Get the Recipe
Hello Serious Eaters! My name is Morgan, I'm the recipe developer and blogger over at Host the Toast, an all-in-one entertaining resource with recipes and shopping for the tools you'll need to make and serve them. I'm excited beyond words to be here to share my recipes with all of you.
I'm going to come right out and say it: The things I'll be posting here, well, they're not going to be healthy. My recipes here will aim to make you drool and moan and want to do all sorts of inappropriate things to your screen. I'm all about taking the tried-and-true favorites and putting a spin on them to make them fresh, exciting, and ultra-delicious. What better time could there be for me to start sharing those here than Super Bowl season?
Doesn't it seem like the same snacks get all of the love this time of year? One of my go-to Game Day foods has always been potato skins. (Crispy, cheesy, and loaded up with toppings is how I describe almost all of my favorite party foods, in fact.) This time around, I've decided that for the ultimate championship game, we can settle for nothing less that the ultimate champion of skins—the MVP of football feasts. If we're truly bringing our appetizer A-game, we need to mix it up a bit by drafting some beer right into our recipes. Brew-loving brothers and sisters, if you're with me, allow me to introduce an ale-filled appetizer just in time for the Super Bowl: Bacon, Bratwurst, and Beer Cheese Potato Skins.
The most important part of the potato skin is the skin itself. If it's not slightly salty and seriously crispy, it's not going to be a good vehicle for all of your favorite toppings.
Potato skin perfection requires two things: baking them twice (once before and once after scooping out the insides), and brushing them with bacon grease both times. I've made plenty of potato skins with butter, canola oil, and olive oil in the past, but nothing comes close to the kind of smoky, crispy, meaty potato skins you get when you brush with bacon fat. The moisture and fat from the initial brush of bacon grease allows you to bake your potatoes without the skin drying out and becoming leathery. The second time around, the grease helps the potatoes to crisp up—the skin takes on its classic crunchy quality and the potato flesh turns golden-brown while remaining fluffy underneath.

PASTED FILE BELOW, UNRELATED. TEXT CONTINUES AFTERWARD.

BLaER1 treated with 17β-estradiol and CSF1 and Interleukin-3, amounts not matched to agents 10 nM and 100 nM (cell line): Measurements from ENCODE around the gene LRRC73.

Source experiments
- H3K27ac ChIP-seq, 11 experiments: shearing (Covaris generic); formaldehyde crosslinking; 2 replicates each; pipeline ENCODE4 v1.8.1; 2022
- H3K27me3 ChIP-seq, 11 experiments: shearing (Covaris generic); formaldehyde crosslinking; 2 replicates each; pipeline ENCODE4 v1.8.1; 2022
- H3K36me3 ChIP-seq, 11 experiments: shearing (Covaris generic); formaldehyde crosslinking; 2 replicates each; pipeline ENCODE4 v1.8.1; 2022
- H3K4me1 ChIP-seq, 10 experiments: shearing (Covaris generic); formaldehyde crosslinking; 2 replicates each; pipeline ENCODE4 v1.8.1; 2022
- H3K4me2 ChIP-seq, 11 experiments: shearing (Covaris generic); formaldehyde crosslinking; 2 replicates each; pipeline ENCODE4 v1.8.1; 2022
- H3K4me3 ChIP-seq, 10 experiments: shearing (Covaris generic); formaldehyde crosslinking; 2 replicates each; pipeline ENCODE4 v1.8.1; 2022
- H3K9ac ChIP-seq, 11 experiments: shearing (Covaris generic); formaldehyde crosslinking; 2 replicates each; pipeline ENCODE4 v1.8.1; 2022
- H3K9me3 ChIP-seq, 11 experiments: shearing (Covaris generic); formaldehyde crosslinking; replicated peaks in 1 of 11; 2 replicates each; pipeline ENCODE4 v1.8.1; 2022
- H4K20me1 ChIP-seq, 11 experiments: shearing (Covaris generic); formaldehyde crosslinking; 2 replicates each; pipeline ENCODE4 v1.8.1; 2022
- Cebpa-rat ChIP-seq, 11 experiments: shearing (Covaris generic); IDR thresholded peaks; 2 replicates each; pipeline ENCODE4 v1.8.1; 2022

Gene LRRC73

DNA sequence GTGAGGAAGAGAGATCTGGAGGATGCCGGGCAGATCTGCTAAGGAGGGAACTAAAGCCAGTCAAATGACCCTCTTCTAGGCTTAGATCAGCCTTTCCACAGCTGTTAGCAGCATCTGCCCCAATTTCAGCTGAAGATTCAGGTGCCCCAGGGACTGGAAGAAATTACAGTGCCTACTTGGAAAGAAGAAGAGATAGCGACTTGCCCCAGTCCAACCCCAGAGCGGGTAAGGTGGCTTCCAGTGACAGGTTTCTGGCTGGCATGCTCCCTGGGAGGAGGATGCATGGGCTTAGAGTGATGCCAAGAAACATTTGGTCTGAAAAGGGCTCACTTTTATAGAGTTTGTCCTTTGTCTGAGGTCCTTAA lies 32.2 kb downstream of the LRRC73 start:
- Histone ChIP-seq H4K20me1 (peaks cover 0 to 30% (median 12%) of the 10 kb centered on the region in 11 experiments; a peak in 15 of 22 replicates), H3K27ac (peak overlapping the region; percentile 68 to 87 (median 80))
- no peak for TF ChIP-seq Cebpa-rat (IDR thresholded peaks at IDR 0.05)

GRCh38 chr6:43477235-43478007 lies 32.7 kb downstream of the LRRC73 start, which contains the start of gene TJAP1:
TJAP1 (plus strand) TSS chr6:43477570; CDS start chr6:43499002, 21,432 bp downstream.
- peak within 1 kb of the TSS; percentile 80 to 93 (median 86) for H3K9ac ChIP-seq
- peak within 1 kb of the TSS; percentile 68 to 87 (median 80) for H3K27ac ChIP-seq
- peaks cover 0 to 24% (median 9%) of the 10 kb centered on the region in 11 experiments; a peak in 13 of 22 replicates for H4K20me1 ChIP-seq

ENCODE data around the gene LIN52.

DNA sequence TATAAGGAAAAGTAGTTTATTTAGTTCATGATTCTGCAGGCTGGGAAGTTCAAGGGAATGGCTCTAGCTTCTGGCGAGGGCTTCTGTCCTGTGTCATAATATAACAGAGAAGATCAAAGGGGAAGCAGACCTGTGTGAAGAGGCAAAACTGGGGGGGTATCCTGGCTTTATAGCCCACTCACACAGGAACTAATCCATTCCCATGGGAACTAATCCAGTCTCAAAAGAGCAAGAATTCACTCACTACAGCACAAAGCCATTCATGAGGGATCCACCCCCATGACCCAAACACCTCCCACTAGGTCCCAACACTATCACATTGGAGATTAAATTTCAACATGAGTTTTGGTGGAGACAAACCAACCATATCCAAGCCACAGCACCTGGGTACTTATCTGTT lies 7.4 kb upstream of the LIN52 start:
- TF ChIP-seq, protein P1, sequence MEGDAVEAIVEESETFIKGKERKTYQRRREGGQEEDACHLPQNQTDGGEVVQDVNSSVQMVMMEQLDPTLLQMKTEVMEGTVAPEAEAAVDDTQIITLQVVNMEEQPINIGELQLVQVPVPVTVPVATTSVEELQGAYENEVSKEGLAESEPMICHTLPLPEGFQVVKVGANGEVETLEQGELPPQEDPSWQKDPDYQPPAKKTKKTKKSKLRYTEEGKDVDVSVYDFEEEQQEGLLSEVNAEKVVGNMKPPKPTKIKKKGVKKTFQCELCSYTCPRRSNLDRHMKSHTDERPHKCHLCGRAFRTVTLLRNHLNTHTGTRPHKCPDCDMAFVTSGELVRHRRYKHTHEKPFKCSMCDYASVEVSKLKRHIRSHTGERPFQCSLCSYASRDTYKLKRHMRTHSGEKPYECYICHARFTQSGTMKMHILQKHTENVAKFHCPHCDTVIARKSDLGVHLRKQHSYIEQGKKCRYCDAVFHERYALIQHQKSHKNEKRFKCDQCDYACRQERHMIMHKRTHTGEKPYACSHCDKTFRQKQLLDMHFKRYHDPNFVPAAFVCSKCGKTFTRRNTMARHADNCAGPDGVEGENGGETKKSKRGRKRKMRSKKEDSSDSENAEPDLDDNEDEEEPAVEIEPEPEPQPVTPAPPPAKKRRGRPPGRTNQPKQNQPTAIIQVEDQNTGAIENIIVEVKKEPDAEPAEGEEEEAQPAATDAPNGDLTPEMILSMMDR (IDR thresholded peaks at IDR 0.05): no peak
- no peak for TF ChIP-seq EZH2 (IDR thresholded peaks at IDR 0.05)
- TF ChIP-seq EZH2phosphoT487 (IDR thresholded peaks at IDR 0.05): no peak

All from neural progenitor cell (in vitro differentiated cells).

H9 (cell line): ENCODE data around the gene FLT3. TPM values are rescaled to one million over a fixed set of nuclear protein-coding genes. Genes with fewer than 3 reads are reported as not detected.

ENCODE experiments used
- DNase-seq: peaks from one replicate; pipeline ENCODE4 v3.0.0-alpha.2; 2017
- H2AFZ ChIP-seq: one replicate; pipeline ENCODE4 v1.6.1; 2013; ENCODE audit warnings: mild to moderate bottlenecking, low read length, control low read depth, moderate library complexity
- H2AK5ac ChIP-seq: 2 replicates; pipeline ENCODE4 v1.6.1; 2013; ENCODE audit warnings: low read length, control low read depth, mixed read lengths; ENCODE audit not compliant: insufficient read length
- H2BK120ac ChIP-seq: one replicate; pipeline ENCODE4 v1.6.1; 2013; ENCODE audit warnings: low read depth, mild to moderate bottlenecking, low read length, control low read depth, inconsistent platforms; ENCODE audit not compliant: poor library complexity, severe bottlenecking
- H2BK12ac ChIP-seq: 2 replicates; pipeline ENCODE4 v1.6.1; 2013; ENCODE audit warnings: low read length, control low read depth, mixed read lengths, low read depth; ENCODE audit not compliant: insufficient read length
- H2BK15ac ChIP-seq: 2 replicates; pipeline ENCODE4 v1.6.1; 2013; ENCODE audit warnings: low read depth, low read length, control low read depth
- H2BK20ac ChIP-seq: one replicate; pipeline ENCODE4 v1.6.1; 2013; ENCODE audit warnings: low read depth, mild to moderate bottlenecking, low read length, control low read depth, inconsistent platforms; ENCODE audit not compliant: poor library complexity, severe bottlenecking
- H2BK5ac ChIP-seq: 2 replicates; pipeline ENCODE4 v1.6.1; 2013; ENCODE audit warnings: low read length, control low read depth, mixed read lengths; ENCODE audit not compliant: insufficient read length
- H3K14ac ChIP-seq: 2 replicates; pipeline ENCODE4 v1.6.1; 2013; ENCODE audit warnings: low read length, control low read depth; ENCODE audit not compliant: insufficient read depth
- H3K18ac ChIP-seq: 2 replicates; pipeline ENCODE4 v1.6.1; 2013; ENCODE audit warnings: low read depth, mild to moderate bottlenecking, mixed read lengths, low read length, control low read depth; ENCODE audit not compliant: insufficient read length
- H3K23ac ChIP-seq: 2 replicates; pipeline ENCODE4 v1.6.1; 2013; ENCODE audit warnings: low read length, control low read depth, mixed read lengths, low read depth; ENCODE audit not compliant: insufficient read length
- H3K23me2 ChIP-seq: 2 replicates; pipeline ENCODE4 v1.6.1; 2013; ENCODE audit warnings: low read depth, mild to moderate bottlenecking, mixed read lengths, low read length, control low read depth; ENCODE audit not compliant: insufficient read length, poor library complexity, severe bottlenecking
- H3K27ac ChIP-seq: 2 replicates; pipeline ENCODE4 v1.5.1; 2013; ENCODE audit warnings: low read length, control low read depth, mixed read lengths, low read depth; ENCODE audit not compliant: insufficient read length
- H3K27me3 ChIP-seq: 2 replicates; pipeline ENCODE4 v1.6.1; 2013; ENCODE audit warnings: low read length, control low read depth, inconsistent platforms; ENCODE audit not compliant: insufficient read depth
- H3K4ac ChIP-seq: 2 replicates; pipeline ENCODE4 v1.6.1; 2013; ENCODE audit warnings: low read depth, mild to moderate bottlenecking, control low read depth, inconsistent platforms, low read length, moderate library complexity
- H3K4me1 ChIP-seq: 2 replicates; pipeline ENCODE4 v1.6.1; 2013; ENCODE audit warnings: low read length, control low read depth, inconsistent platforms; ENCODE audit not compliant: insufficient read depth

Now, I'm not really sure if it's the football food-fanatic in me or the Germanic heritage that makes me automatically want to pair bacon-brushed potatoes with beer-simmered bratwurst, beer cheese, and beer-caramelized onions. Either way, nothing says party to me like beer + beer + beer.
We're going to make those our toppings, and while they may seem like they'll take a bit of effort, they really are quite simple to put together. With the onions, the natural sugars inside will caramelize when exposed to heat all on their own, but you're going to want to make sure you keep them over moderately low heat the whole time and stir every so often to make sure that those sugars don't burn. Don't turn the heat up to speed up the process—if you start your onions once you get your potatoes in the oven, they'll be done just at the right time.
Similarly, you're going to want to keep your temperature for your beer cheese down and take it slow. I use a classic cornstarch-thickened technique by tossing shredded cheddar cheese in cornstarch and slowly mixing it into hot beer. As long as you introduce the cornstarch-tossed cheddar a handful at a time and make sure it is entirely melted before adding more in, your cheese will be smooth and thick rather than lumpy and broken. (If you want it extra smooth and glossy, you can give it a spin with a hand blender or in a standing blender after the cheese has melted.)
For this recipe, I recommend using a lager, amber ale, or hefeweizen: something that doesn't overpower the other ingredients but doesn't fade into the background, either. I also recommend extra napkins. Lots and lots of extra napkins. You will be dripping beer cheese, I guarantee it.
All products linked here have been independently selected by our editors. We may earn a commission on purchases, as described in our affiliate policy.